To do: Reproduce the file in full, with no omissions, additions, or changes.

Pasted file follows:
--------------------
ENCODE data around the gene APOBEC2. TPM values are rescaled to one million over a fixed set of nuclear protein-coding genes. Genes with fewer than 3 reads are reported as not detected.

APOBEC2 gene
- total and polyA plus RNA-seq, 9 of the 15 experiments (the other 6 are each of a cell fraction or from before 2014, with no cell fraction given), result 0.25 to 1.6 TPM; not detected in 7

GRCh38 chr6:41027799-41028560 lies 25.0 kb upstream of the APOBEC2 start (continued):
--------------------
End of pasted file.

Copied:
ENCODE data around the gene APOBEC2. TPM values are rescaled to one million over a fixed set of nuclear protein-coding genes. Genes with fewer than 3 reads are reported as not detected.

APOBEC2 gene
- total and polyA plus RNA-seq, 9 of the 15 experiments (the other 6 are each of a cell fraction or from before 2014, with no cell fraction given), result 0.25 to 1.6 TPM; not detected in 7

GRCh38 chr6:41027799-41028560 lies 25.0 kb upstream of the APOBEC2 start (continued):